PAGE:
There’s been a lot of criticism directed at the recent Hobbit films, the first one especially, some of it deserved but a lot of which is pretty unfair. They came from troubled beginnings, with a legal dispute delaying production for so long that original director Guillermo del Toro left to pursue other projects, and Peter Jackson had to put his own plans on hold to come in and take up the reins. Of course, the biggest problem they face is that they stand in the shadow of Jackson’s own outstanding, game-changing Lord of the Rings film trilogy – a comparison that pretty much any series is going to come up short in.¬†Functioning as prequels to those movies, they’re clearly not as good, but they’re based (mainly) on a less impressive and more childish Tolkien work, and when taken on their own merits – and watched as the “Extended Edition” versions on DVD and Blu-ray – they’re still hugely impressive examples of large-scale filmmaking craft.

Probably the most whined-about complaint of these movies has been how a relatively short novel has been expanded into the same number of films as The Lord of the Rings, which is more than five times as long in terms of word count. Of all the criticisms directed at the project, this actually has the least validity, for a number of reasons. Firstly, the LOTR trilogy cut a lot of stuff out from the original book, and usually with good reason (no thank you, Tom Bombadil), and secondly this new set of films, as Jackson has repeatedly explained ad nauseam, isn’t just an adaptation of the Hobbit novel – it incorporates numerous events that occurred off-page at the time, which we only found out were happening later in The Lord of the Rings and its appendices (which are as long as the book itself). The Hobbit is also a strange novel in many ways, with characters disappearing for long stretches with little explanation and major events taking place while its protagonist is asleep – things which simply wouldn’t work onscreen. So for all the sneering about the franchise being milked, there are solid reasons for three films being made, and for additional scenes to be added in the Extended Editions.

Some of the changes made by the screenwriters (where del Toro retains his credit) have also come under fire – but again, these are mostly responses to perfectly valid issues with the original book. There is no real discernible antagonist in the novel, and so the roles of Azog and his son Bolg are beefed up somewhat here, as is the revelation that a major villain from the original trilogy is alive and well. Also, even the critically-lauded Lord of the Rings films were accused of lacking many decent roles for women, and this would have been even more of a problem with The Hobbit, as the original book is a complete sausage festival – it literally does not have a single named speaking female character. So with two of the four screenwriters being women, it’s hardly surprising that the¬†role of Tauriel was conceived specifically for the film. Purists might have balked, but one can’t help but think the writers were damned either way with this problem, and it’s obviously refreshing to have a more balanced gender spread.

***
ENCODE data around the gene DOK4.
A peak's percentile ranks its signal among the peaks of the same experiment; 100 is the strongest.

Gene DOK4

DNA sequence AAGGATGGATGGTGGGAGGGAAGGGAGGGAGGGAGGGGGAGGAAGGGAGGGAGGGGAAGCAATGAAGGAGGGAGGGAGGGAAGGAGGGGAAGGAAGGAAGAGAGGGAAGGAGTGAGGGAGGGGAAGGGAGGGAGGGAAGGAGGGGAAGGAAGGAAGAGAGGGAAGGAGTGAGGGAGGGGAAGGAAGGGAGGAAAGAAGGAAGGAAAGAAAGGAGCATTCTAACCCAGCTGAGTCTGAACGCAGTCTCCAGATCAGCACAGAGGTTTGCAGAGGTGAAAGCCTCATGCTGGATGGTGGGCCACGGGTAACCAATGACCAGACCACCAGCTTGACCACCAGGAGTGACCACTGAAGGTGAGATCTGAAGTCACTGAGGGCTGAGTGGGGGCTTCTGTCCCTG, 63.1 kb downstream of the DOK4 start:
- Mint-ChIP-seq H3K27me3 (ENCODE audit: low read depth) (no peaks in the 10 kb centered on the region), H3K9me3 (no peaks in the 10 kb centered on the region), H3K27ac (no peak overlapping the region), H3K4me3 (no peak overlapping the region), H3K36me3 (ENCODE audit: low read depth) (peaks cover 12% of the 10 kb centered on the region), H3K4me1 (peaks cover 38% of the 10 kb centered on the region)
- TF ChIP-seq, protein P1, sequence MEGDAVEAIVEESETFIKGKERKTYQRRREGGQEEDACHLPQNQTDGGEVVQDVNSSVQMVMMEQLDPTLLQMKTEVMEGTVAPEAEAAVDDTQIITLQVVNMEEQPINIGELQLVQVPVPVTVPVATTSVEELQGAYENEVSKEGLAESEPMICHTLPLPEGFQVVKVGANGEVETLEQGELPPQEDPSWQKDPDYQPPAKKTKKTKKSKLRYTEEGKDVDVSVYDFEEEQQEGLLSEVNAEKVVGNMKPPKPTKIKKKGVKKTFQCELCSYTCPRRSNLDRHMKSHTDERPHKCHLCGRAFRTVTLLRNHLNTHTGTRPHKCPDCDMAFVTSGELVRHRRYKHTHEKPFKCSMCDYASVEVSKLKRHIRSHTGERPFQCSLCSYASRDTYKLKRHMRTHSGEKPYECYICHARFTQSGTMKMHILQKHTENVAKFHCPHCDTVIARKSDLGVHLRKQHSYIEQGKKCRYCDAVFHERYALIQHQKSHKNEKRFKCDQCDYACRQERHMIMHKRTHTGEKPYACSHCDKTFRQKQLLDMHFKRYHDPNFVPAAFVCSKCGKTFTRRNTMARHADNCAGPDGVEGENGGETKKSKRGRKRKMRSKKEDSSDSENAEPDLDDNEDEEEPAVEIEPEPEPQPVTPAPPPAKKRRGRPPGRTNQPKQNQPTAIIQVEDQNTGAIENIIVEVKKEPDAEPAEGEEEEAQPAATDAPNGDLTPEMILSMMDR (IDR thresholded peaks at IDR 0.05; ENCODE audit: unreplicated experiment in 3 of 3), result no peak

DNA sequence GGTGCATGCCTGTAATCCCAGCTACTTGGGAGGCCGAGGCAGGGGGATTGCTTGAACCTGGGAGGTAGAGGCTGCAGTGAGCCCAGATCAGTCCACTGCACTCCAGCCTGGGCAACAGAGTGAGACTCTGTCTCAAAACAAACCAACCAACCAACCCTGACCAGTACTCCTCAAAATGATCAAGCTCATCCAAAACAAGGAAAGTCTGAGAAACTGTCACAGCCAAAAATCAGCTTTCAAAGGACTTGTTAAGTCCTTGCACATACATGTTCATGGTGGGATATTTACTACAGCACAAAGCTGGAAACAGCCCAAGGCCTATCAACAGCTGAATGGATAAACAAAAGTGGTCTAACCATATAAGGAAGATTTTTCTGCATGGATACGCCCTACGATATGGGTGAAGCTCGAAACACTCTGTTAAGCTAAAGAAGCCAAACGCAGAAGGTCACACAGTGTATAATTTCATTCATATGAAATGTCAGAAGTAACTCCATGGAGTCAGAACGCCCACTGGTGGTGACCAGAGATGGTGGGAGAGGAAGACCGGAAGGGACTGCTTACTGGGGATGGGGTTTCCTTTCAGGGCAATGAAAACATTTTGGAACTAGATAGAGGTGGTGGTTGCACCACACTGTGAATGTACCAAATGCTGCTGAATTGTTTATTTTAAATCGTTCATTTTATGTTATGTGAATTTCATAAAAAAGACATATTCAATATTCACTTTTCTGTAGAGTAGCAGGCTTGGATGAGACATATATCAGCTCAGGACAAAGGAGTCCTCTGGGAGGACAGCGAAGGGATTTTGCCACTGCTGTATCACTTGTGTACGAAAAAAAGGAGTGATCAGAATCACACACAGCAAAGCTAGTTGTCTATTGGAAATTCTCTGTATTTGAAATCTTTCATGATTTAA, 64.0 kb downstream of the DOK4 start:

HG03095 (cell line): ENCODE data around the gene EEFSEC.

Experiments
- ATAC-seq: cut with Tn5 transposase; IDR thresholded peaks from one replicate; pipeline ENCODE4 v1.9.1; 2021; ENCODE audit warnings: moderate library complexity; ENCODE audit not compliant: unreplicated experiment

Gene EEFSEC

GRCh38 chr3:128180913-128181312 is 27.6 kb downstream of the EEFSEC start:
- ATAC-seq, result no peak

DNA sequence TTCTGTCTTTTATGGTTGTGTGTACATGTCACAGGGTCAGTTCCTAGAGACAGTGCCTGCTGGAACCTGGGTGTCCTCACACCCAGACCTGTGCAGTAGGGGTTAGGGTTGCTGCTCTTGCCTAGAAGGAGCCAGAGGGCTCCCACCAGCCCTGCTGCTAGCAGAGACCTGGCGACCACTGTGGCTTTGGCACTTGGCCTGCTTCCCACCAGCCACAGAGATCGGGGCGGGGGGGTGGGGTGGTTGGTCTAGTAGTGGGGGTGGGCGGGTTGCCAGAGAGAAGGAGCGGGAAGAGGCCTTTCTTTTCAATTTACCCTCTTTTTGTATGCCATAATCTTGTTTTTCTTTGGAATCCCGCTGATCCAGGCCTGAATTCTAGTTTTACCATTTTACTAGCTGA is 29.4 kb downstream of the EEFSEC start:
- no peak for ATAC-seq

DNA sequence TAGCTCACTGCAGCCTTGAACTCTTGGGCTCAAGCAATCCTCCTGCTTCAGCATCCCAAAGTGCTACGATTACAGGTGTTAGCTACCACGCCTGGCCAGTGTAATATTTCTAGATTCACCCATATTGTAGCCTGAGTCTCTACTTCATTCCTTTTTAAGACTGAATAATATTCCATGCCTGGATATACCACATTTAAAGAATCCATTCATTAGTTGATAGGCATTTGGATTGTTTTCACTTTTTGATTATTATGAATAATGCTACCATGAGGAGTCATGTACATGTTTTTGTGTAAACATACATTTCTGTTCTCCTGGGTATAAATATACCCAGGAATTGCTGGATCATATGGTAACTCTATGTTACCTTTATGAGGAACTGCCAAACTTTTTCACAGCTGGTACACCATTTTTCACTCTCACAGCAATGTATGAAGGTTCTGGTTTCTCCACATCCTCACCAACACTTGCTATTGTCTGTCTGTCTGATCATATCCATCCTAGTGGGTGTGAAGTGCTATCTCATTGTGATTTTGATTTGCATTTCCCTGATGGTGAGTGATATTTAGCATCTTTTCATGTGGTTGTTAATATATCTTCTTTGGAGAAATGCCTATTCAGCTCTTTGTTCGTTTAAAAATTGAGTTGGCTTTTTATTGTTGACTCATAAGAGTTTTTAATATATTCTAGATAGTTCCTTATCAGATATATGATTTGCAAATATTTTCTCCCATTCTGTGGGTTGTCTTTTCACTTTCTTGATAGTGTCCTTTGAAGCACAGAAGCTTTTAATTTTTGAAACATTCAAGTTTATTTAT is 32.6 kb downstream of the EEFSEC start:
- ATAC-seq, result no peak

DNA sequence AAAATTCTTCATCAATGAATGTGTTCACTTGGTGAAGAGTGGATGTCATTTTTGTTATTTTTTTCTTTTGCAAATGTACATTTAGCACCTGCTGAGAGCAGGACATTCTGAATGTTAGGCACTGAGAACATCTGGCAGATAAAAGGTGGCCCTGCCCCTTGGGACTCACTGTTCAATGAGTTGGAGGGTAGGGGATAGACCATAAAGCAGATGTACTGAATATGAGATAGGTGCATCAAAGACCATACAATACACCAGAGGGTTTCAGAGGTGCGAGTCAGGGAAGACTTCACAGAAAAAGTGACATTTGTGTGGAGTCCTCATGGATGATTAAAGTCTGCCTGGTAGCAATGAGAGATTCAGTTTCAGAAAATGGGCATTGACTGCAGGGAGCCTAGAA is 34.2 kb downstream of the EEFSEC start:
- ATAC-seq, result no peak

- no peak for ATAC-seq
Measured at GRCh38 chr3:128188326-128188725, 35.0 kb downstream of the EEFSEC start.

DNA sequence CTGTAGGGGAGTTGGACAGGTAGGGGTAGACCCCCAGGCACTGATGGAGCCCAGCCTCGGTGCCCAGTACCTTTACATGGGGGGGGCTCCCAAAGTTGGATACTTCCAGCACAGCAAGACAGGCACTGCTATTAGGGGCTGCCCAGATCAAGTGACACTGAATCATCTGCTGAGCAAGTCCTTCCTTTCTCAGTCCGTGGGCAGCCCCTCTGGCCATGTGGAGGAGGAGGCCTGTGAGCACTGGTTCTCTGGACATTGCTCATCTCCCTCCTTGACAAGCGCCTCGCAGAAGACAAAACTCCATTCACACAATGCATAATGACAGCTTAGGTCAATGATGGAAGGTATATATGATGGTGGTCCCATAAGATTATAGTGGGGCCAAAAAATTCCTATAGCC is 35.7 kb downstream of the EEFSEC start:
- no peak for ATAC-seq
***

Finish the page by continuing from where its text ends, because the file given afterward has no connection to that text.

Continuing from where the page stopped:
Some of the more reasonable critiques surround the use of special effects. It’s difficult to overstate just how remarkable the combination of CGI, greenscreen, model work and life-size props was on the LOTR films – Middle-Earth was literally constructed before our eyes and was seamlessly presented as a tangible, believable place. With the new Hobbit films, Jackson has perhaps leaned a little too heavily on CGI, making things seems cartoonish at times (although the source material is considerably more juvenile, so perhaps that’s quite apt). However, there are still absolute triumphs of technical achievement to marvel at here – most prominently the titular Smaug, who is one of cinema’s most vividly-realised dragons, as much a relatable character as Gollum was in the previous films. There is also an extraordinary sequence here involving a barrel-escape down a river, which includes the remarkable sight of 200 million dollar blockbuster action sequence being shot on a handheld GoPro camera, lending proceedings an air of realism that’s downright bizarre.

Of course, for all this quibbling about its flaws, the strengths of these films are very unfairly overlooked. They still have most of the stunning qualities that made the preceding trilogy so memorable – the amazing New Zealand landscape, a strong cast who work wonders with material that is downright hammy on the page, and a delightfully macabre sense of humour (something Jackson has his roots in, and del Toro no doubt exacerbated). With this film in particular, Howard Shore does a wonderful job with the musical score, bringing new melodies to the table rather than recycling the old hits, and painting an intriguing soundscape of Dwarven songs and naturalised music. The Extended Edition also smooths along the narrative of the theatrical cut, including several key scenes from the book which were sadly jettisoned and even provides a re-edit of some of them with different characters present. This is the definitive version of a profoundly impressive film, and raises hopes for a spectacular conclusion next month.

All right, it's not as good as the Lord of the Rings films7
It's still pretty damn impressive in its own right though, especially the Extended Edition9
Highly sensible changes made to the flawed source material9
Most of the special effects sequences (especially the non-CGI ones)8
The look of the film, the sound of it, 90% of the things that made the LOTR trilogy so impressive10
Bechdel Test Passes
  • Features more than one named female character
Bechdel Test Failures
  • None of the female characters talk to each other
9Overall Score

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